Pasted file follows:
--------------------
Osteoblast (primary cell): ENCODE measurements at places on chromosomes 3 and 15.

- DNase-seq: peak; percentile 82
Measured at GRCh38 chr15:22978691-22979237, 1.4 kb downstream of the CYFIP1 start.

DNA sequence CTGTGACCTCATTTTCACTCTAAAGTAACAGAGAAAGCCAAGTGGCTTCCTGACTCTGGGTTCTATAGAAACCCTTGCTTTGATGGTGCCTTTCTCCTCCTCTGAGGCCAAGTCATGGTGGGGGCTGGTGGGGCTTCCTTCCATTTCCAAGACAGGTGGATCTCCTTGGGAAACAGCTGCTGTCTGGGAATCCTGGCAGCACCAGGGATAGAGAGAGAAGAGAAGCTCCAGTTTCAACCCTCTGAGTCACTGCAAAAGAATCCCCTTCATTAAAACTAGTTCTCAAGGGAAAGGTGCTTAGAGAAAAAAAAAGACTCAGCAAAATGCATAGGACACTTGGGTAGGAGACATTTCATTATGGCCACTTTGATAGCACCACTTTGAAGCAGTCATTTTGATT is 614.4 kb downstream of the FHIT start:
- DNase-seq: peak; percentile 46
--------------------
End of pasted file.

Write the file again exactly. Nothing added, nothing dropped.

Osteoblast (primary cell): ENCODE measurements at places on chromosomes 3 and 15.

- DNase-seq: peak; percentile 82
Measured at GRCh38 chr15:22978691-22979237, 1.4 kb downstream of the CYFIP1 start.

DNA sequence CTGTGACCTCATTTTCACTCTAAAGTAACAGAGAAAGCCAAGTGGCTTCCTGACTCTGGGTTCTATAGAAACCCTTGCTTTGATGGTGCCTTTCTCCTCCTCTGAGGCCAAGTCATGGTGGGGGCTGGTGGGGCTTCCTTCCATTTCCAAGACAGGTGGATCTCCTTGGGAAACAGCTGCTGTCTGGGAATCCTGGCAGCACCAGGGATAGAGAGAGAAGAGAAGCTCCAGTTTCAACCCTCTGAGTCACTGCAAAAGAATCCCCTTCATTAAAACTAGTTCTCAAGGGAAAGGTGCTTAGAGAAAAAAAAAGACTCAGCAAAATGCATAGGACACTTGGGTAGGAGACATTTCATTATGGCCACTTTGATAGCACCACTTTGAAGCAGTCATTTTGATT is 614.4 kb downstream of the FHIT start:
- DNase-seq: peak; percentile 46